Do I let him in on my fantasy when we’re in bed?

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I’m using fantasy during sex with my husband — should I keep this to myself or tell him?

Fantasy is an opportunity for our imaginations to take a walk on the wild side, but because what happens in our heads tends to be so much racier than what happens in our beds, most people keep quiet about them. Keeping these thoughts private also adds to their erotic charge, and once a specific sequence of mental pictures leads to an easy orgasm, it can create a kind of Pavlovian response where your favourite fantasy triggers arousal and arousal will trigger your favourite fantasy.

Fantasy is a very powerful aphrodisiac and a number of studies confirm that it motivates women to want to have sex, and can increase arousal. Other studies have found that sexual fantasy can increase love and affection in a relationship — but these effects only occur if the sexual fantasy is focused on the partner. It’s more common, however, to fantasise about someone other than the person you are in a sexual relationship with. For people like you, who are wrestling with the “tell or don’t tell” dilemma, I suggest that the decision is ultimately determined by content. If your fantasy revolves around your husband, that’s probably a turn-on. If it is about someone else, it’s likely that he would feel betrayed.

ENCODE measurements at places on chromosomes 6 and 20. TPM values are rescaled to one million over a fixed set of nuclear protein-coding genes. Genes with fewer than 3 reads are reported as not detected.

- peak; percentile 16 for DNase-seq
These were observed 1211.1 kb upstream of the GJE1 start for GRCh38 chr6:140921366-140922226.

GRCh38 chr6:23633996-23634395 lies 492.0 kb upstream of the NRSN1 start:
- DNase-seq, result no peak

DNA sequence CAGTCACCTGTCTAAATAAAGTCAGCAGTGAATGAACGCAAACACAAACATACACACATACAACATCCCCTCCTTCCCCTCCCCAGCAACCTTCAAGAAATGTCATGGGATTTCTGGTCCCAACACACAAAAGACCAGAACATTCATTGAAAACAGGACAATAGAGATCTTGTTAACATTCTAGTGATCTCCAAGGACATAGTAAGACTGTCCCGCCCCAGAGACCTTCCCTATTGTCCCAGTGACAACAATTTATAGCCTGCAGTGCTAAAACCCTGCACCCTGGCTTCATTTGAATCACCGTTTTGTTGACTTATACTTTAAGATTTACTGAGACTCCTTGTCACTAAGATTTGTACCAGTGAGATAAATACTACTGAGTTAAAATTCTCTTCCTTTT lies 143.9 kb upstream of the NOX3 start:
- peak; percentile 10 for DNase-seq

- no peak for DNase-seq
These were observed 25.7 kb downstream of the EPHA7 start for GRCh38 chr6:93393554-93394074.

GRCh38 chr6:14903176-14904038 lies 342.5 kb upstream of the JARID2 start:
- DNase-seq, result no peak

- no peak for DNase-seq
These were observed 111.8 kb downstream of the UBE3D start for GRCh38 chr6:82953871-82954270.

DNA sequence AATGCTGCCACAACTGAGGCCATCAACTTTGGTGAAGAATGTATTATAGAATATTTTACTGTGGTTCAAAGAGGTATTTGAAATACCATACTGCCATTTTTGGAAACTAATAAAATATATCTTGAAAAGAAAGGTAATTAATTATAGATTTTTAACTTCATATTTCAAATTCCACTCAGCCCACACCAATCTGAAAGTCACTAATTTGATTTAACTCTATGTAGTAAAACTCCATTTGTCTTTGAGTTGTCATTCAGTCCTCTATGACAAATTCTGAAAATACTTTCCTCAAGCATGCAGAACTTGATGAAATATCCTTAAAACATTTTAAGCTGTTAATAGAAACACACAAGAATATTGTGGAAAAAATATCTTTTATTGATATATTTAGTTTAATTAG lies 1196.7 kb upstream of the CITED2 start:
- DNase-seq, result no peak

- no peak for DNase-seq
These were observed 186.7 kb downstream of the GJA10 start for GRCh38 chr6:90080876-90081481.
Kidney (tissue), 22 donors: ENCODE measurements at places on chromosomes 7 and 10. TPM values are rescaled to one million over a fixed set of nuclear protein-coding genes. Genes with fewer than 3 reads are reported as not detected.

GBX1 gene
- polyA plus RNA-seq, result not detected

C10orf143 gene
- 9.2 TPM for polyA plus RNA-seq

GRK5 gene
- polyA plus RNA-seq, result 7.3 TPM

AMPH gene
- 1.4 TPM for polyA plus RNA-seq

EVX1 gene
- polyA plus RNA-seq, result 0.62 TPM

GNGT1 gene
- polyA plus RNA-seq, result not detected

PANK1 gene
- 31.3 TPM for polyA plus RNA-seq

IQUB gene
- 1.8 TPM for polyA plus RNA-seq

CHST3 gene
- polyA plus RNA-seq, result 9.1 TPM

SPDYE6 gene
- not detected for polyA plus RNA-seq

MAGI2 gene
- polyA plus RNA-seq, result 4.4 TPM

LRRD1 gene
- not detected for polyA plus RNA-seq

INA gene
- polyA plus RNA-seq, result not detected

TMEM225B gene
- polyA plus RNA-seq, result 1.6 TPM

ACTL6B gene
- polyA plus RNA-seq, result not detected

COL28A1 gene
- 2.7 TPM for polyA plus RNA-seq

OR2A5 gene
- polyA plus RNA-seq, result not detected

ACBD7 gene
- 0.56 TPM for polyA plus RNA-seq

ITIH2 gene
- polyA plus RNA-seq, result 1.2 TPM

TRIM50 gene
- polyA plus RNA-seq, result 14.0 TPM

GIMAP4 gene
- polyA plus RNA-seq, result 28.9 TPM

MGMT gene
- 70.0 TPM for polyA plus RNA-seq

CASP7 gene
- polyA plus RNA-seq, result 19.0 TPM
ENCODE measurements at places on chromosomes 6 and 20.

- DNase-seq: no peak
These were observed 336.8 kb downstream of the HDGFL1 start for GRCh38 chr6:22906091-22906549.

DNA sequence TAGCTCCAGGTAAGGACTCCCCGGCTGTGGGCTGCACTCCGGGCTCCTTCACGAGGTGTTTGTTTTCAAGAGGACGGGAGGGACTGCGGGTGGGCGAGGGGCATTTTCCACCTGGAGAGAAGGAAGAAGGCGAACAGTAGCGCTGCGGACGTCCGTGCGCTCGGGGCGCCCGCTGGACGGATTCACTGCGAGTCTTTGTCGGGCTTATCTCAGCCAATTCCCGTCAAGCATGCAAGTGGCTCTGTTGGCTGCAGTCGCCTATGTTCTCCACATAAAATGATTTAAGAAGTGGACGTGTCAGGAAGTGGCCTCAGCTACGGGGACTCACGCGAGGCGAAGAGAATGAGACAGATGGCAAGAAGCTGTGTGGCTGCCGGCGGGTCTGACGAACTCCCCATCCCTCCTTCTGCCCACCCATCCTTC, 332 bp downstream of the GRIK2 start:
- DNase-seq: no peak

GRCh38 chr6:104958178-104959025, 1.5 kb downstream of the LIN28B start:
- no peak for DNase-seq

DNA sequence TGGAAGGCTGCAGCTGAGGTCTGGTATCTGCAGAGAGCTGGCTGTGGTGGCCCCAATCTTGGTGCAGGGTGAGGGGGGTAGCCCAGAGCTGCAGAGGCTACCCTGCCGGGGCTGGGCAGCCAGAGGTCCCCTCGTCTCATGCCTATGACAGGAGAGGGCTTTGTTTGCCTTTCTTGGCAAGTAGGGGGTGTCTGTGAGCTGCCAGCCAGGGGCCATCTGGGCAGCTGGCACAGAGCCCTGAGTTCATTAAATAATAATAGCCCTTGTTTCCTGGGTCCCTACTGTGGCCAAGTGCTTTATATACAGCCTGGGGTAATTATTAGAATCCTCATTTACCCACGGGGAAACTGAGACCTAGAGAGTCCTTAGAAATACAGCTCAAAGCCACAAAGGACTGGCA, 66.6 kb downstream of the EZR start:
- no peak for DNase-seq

For some, an effective fantasy can have a transformative impact on their sexual relationship. Indeed, clinical psychologist Dr Harold Leitenberg argues that sexual fantasies can be a way for couples to satisfy their need for novelty and variety without threatening their relationship. For most people it is not that simple, largely because there is such a massive disconnect between what people think about and what they actually do. Many people have fantasies about very wild sex that they would never want to happen in real life.

The conflict between what people think about and what they want to do makes fantasy a difficult topic to discuss, even with a close partner, but it doesn’t make fantasy any less ubiquitous. When he was researching his book Tell Me What You Want: The Science of Sexual Desire, Dr Justin Lehmiller surveyed more than 4,000 people and 98% of them reported having had at least one sexual fantasy. Lehmiller’s research suggests that the likelihood of your husband having sexual fantasies of his own is very high. However, if you do decide to broach this subject, keep it about your own fantasies rather than try to draw his out of him. Preface anything you say by explaining that you are telling him about your fantasies because you feel guilty keeping sexual thoughts from him. He may not want to hear, but it is much more likely that he will want to know all about the content — so before you say anything, think carefully about the potential consequences.

Telling your husband that you think about threesomes while you are in the throes of passion with him might leave him feeling hurt, betrayed or rejected. Or it might turn him on. He may even want to act them out — but you may not. It is obviously your call to make, but generally speaking, if your sexual fantasy involves anyone other than your husband, it is probably safer to keep it to yourself.

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